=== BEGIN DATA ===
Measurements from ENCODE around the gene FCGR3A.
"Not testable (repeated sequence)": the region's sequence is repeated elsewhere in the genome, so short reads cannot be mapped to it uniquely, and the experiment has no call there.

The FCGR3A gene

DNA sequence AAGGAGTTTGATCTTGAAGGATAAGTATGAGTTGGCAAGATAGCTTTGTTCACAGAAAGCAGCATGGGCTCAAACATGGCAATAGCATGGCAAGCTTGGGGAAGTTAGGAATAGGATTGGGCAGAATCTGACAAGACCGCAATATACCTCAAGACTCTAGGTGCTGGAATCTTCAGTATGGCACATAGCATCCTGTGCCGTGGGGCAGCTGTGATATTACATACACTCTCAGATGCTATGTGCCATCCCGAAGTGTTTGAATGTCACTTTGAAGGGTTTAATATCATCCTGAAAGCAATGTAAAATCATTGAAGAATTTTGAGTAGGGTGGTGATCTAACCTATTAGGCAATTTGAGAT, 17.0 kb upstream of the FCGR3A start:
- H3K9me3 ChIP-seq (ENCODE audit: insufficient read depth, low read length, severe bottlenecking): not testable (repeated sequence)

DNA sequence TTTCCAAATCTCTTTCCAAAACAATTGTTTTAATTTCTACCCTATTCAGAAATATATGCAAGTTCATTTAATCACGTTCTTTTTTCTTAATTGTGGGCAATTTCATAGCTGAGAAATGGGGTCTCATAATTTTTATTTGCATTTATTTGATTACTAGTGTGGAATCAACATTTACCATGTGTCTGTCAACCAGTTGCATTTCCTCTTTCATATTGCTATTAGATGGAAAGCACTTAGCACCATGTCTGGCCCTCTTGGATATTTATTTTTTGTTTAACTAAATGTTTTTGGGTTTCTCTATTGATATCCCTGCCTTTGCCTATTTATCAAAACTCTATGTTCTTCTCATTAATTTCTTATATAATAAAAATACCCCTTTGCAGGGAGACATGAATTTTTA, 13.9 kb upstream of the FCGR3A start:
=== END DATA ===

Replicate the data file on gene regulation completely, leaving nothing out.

Measurements from ENCODE around the gene FCGR3A.
"Not testable (repeated sequence)": the region's sequence is repeated elsewhere in the genome, so short reads cannot be mapped to it uniquely, and the experiment has no call there.

The FCGR3A gene

DNA sequence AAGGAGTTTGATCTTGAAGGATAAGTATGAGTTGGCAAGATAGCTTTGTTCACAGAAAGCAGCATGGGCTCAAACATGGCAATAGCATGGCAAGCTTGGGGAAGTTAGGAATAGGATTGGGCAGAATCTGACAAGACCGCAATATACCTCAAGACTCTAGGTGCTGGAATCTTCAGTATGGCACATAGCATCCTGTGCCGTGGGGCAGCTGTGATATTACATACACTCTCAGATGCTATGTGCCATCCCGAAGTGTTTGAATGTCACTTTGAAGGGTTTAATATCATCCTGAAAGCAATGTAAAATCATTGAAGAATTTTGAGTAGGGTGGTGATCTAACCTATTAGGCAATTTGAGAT, 17.0 kb upstream of the FCGR3A start:
- H3K9me3 ChIP-seq (ENCODE audit: insufficient read depth, low read length, severe bottlenecking): not testable (repeated sequence)

DNA sequence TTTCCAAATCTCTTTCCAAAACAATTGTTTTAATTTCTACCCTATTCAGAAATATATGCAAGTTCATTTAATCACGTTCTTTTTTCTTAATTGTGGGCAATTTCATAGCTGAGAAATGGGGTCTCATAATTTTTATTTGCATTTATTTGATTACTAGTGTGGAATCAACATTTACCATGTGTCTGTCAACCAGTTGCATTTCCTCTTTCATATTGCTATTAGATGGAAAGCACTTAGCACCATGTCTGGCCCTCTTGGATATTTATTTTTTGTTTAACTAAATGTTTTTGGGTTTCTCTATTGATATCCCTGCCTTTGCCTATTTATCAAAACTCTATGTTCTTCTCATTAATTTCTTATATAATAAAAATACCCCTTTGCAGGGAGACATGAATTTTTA, 13.9 kb upstream of the FCGR3A start: